Since Russian central bank already approved the new symbol for Russian ruble, is there any HTML code for it? Or I need to use png images?

  • I see wikipedia uses images. – Martin Smith Dec 18 '13 at 18:28
  • Since it's just been decided, I highly doubt the W3C has standardized it yet, font makers have created the character in fonts yet and browsers and OSs have been updated with all that yet. – deceze Dec 18 '13 at 18:30
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    This question is problematic though as when the situation changes the current answers will all be invalidated. – Martin Smith Dec 18 '13 at 18:30
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    @MartinSmith True, but that can happen with any changes in technology. Once a Unicode character is approved, these answers will be rendered obsolete, but they should still work even after there is a better way to do it. – techturtle Dec 18 '13 at 18:48

13 Answers 13

Since 16 June 2014 there is a letter in unicode: \u20bd representing RUB currency sign:

So, the answer to the question: HTML entity which should be used for RUB sign is ₽

Though, I suppose currently not all fonts are capable of showing it. Ability to see the sign in browser generally depends on your system fonts. As of today my Mac OS web fonts are showing it correctly, but I didn't check it on Windows and Linux.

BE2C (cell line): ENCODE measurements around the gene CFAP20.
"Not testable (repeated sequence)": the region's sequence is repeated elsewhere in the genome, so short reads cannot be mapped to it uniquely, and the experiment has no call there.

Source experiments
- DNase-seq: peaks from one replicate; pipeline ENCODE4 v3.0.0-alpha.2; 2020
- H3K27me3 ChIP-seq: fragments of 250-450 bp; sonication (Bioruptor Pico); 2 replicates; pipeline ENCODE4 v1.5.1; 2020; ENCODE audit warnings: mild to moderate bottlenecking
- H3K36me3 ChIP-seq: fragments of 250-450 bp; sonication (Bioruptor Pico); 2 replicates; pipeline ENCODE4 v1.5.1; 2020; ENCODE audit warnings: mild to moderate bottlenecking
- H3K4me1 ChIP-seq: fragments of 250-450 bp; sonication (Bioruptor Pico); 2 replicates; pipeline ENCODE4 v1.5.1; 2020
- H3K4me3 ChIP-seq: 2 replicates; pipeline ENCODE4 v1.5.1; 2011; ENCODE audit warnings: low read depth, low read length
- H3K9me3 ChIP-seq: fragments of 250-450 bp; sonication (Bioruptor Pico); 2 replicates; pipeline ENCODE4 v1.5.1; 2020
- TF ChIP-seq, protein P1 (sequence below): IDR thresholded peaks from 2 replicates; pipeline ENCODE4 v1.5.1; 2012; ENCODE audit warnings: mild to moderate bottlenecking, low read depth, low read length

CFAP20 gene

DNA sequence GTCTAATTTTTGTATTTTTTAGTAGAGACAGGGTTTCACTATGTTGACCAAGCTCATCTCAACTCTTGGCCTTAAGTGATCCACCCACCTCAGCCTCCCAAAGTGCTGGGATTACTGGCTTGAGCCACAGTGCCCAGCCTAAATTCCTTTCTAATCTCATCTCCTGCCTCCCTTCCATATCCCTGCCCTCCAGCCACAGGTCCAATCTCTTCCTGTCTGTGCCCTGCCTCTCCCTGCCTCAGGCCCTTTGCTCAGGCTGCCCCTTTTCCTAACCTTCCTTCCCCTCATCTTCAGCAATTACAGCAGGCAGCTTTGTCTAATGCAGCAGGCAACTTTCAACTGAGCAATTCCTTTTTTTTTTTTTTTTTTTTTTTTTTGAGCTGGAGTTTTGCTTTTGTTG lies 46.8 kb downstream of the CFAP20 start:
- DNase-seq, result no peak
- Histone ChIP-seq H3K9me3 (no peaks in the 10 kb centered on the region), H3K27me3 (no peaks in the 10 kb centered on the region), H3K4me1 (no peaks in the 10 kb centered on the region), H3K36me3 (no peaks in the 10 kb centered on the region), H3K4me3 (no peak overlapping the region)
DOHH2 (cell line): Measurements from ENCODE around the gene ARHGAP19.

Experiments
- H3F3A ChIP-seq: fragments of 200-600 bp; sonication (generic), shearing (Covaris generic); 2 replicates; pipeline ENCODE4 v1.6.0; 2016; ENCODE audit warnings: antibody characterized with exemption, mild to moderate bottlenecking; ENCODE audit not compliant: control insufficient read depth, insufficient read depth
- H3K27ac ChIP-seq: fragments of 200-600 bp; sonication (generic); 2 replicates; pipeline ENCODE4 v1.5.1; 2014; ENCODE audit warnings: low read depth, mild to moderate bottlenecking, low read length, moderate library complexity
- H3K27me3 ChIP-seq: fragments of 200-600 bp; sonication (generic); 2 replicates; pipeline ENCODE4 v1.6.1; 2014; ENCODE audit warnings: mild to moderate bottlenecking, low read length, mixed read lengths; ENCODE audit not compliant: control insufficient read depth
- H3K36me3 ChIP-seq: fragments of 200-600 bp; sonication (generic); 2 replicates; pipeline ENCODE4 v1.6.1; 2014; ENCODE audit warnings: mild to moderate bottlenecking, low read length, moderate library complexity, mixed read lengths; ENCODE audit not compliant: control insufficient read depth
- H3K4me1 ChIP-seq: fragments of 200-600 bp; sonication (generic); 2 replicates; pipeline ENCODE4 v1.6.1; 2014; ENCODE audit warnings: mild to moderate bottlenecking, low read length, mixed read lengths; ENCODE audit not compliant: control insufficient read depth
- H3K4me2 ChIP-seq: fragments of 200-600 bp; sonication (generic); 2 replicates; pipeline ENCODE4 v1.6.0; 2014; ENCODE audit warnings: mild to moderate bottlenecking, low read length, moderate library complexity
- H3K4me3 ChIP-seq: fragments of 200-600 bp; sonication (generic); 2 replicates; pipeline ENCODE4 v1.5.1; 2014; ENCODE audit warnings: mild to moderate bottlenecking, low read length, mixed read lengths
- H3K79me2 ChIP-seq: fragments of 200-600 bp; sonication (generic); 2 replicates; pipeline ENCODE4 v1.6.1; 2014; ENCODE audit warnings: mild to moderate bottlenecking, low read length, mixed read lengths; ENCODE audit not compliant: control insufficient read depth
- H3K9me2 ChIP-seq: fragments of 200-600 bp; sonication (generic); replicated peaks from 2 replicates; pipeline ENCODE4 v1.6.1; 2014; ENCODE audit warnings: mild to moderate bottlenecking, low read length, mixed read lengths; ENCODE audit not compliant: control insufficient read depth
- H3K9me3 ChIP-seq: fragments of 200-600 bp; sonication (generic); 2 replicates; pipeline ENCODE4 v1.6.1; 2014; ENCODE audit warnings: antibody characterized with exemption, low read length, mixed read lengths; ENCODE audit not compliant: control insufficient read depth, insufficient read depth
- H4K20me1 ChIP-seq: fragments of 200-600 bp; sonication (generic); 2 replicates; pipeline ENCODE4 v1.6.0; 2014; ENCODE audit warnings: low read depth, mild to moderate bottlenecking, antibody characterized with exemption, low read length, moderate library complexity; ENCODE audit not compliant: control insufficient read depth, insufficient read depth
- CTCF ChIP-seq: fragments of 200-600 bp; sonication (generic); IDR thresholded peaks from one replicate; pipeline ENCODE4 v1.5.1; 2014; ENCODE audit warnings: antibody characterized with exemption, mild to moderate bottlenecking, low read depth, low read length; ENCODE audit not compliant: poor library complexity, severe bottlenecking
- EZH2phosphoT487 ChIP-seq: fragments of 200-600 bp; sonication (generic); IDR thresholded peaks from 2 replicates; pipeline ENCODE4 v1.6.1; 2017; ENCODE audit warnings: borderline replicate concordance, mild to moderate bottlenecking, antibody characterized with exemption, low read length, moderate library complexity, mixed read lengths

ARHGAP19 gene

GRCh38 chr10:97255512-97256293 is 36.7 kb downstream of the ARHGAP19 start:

Therefore it is not recommended to use this new sign when it is critical for reader to see it relying only on system fonts, that might be stale. If you want to be confident that the sign will be displayed you will need to provide your own font at least for paragraphs that may contain RUB sign.

From Wikipedia:

On 4 February 2014, the Unicode Technical Committee during its 138th meeting in San Jose accepted U+20BD ₽ ruble sign symbol for the Unicode version 7.0, the symbol was then included into Unicode 7.0 released on 16 June 2014.

http://en.wikipedia.org/wiki/Russian_ruble#Currency_symbol

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    A Microsoft update has added RUBLE SIGN to several fonts: support.microsoft.com/kb/2970228 But it is still probably safest to use @font-face, with a font like PT Sans, which includes RUBLE SIGN in several code positions, including the one that was allocated to it in Unciode. – Jukka K. Korpela Aug 15 '14 at 10:53

Russia changed the Ruble symbol around 2013-12.

See the Wikipedia pages on Russian ruble and on Ruble sign for details.


Unicode 7: U+20BD

The Unicode consortium officially designated a code point, U+20BD RUBLE SIGN, numbered 8,381 (decimal) and U+20BD (Unicode hex), for the new symbol in Unicode 7.0, released 2014-06-16. See the last entry in this Unicode chart of Currency Symbols (PDF).

Do not confuse this new character with either the Armenian letter ք or the Latin letter .

By the way, Unicode 7 also gained the manat used in Azerbaijan, U+20BC MANAT SIGN, ₼. More importantly, Unicode also got the Spock hand sign, Vulcan Salute, U+1F596, 🖖.